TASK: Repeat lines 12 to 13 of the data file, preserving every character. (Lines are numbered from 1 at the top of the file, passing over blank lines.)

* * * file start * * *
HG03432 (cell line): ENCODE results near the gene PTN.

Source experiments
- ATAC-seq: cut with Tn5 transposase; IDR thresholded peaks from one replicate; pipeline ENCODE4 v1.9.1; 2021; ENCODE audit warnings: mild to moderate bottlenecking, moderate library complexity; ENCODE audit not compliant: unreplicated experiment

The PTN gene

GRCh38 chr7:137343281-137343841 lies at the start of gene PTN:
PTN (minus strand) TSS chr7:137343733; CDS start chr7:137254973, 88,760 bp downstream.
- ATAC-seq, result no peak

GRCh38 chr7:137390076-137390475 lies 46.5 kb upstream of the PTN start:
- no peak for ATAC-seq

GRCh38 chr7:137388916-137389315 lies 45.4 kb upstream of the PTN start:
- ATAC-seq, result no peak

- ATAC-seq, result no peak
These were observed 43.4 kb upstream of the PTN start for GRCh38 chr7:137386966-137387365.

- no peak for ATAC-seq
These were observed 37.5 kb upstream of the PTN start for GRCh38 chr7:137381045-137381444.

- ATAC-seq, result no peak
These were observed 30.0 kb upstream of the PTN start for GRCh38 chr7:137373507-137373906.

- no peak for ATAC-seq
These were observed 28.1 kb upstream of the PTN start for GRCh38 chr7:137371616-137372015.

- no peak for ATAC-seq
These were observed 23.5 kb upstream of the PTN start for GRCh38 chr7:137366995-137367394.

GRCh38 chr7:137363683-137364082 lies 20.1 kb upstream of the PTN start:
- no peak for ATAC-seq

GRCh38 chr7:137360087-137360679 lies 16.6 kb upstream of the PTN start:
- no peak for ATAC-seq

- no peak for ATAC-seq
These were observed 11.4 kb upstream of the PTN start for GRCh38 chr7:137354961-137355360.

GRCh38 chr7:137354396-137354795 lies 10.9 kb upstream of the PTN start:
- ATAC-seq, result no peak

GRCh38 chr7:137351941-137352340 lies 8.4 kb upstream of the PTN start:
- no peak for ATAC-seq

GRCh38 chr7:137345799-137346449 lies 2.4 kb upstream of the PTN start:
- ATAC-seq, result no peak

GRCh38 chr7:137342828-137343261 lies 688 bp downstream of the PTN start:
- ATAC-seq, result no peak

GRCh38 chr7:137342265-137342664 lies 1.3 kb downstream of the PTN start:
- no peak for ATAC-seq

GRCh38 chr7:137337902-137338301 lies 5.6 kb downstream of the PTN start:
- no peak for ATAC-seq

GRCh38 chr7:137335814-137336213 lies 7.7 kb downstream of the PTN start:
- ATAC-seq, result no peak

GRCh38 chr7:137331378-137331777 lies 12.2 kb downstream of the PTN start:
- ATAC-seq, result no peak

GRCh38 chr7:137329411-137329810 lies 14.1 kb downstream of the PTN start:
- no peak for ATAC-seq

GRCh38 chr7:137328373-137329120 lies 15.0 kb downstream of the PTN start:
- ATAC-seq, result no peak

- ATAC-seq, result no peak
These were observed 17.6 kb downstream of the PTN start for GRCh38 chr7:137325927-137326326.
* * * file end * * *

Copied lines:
- ATAC-seq, result no peak
These were observed 43.4 kb upstream of the PTN start for GRCh38 chr7:137386966-137387365.